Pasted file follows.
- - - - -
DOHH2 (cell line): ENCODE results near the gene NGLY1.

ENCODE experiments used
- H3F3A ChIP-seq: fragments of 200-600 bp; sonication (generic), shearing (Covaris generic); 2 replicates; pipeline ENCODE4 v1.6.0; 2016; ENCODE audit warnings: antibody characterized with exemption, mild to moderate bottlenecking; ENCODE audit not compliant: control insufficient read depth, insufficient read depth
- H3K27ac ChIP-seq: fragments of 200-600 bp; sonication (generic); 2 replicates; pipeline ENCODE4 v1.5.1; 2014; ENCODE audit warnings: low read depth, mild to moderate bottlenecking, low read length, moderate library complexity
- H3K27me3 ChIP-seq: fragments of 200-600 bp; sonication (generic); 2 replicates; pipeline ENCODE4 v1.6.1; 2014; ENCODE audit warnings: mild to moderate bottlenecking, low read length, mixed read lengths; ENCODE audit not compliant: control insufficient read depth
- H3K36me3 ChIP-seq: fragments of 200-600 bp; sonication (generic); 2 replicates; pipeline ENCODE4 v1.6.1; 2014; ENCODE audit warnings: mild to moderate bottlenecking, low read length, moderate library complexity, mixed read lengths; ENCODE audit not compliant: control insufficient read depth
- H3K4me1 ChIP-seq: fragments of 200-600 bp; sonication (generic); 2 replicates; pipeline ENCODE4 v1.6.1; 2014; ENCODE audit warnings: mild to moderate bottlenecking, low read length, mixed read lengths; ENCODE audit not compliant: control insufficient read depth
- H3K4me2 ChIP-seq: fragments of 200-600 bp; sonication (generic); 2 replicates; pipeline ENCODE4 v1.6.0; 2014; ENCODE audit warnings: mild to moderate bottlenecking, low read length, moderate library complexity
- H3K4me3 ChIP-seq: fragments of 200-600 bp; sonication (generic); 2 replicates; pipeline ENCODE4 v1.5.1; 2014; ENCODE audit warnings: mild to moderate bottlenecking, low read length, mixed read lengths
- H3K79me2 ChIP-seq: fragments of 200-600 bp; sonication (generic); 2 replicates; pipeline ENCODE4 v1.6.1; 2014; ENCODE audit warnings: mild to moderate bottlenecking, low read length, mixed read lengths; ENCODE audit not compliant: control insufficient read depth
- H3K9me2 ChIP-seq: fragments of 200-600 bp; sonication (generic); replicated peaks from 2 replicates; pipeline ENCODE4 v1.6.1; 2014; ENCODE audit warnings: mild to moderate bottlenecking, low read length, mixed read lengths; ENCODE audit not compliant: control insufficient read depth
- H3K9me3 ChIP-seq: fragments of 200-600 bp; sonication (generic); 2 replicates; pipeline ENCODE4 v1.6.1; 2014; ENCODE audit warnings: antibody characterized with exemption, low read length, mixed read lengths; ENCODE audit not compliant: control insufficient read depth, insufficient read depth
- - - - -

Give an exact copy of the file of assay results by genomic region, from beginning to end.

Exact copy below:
DOHH2 (cell line): ENCODE results near the gene NGLY1.

ENCODE experiments used
- H3F3A ChIP-seq: fragments of 200-600 bp; sonication (generic), shearing (Covaris generic); 2 replicates; pipeline ENCODE4 v1.6.0; 2016; ENCODE audit warnings: antibody characterized with exemption, mild to moderate bottlenecking; ENCODE audit not compliant: control insufficient read depth, insufficient read depth
- H3K27ac ChIP-seq: fragments of 200-600 bp; sonication (generic); 2 replicates; pipeline ENCODE4 v1.5.1; 2014; ENCODE audit warnings: low read depth, mild to moderate bottlenecking, low read length, moderate library complexity
- H3K27me3 ChIP-seq: fragments of 200-600 bp; sonication (generic); 2 replicates; pipeline ENCODE4 v1.6.1; 2014; ENCODE audit warnings: mild to moderate bottlenecking, low read length, mixed read lengths; ENCODE audit not compliant: control insufficient read depth
- H3K36me3 ChIP-seq: fragments of 200-600 bp; sonication (generic); 2 replicates; pipeline ENCODE4 v1.6.1; 2014; ENCODE audit warnings: mild to moderate bottlenecking, low read length, moderate library complexity, mixed read lengths; ENCODE audit not compliant: control insufficient read depth
- H3K4me1 ChIP-seq: fragments of 200-600 bp; sonication (generic); 2 replicates; pipeline ENCODE4 v1.6.1; 2014; ENCODE audit warnings: mild to moderate bottlenecking, low read length, mixed read lengths; ENCODE audit not compliant: control insufficient read depth
- H3K4me2 ChIP-seq: fragments of 200-600 bp; sonication (generic); 2 replicates; pipeline ENCODE4 v1.6.0; 2014; ENCODE audit warnings: mild to moderate bottlenecking, low read length, moderate library complexity
- H3K4me3 ChIP-seq: fragments of 200-600 bp; sonication (generic); 2 replicates; pipeline ENCODE4 v1.5.1; 2014; ENCODE audit warnings: mild to moderate bottlenecking, low read length, mixed read lengths
- H3K79me2 ChIP-seq: fragments of 200-600 bp; sonication (generic); 2 replicates; pipeline ENCODE4 v1.6.1; 2014; ENCODE audit warnings: mild to moderate bottlenecking, low read length, mixed read lengths; ENCODE audit not compliant: control insufficient read depth
- H3K9me2 ChIP-seq: fragments of 200-600 bp; sonication (generic); replicated peaks from 2 replicates; pipeline ENCODE4 v1.6.1; 2014; ENCODE audit warnings: mild to moderate bottlenecking, low read length, mixed read lengths; ENCODE audit not compliant: control insufficient read depth
- H3K9me3 ChIP-seq: fragments of 200-600 bp; sonication (generic); 2 replicates; pipeline ENCODE4 v1.6.1; 2014; ENCODE audit warnings: antibody characterized with exemption, low read length, mixed read lengths; ENCODE audit not compliant: control insufficient read depth, insufficient read depth